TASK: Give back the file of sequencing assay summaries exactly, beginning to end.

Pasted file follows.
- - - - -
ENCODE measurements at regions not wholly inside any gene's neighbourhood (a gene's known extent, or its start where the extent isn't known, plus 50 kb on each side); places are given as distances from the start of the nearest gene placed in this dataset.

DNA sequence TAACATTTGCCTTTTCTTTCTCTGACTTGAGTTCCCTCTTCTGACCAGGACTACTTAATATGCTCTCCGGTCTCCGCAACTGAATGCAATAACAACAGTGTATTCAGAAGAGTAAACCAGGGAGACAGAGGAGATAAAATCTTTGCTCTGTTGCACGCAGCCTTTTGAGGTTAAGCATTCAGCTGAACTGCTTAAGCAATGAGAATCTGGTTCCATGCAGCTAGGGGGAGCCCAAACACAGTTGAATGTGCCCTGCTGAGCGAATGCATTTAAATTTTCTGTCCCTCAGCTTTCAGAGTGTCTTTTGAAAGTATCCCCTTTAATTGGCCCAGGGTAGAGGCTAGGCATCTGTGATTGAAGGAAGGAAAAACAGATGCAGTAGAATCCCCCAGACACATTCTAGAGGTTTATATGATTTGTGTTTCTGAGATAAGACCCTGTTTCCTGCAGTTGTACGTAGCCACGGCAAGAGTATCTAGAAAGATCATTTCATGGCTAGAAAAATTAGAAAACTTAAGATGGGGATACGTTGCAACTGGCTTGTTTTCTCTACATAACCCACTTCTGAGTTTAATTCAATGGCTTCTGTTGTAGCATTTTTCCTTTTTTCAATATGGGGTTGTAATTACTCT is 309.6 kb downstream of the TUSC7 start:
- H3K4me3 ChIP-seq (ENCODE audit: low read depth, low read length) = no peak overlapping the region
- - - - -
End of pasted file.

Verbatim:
ENCODE measurements at regions not wholly inside any gene's neighbourhood (a gene's known extent, or its start where the extent isn't known, plus 50 kb on each side); places are given as distances from the start of the nearest gene placed in this dataset.

DNA sequence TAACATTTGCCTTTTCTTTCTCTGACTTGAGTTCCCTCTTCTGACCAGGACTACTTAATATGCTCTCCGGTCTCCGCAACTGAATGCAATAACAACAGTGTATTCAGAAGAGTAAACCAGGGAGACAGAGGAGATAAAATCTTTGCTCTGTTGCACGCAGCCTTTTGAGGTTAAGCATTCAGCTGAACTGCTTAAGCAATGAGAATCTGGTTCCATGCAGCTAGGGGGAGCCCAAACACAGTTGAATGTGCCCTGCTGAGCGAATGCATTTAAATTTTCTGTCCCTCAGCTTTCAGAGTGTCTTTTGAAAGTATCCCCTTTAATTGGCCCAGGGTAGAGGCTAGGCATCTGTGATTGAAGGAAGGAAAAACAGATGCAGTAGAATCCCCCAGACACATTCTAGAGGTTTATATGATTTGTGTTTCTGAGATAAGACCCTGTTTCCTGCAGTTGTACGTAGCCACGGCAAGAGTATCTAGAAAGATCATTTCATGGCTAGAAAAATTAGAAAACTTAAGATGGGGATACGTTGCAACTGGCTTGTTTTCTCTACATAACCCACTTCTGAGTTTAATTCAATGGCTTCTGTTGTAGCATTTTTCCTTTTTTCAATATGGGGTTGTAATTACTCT is 309.6 kb downstream of the TUSC7 start:
- H3K4me3 ChIP-seq (ENCODE audit: low read depth, low read length) = no peak overlapping the region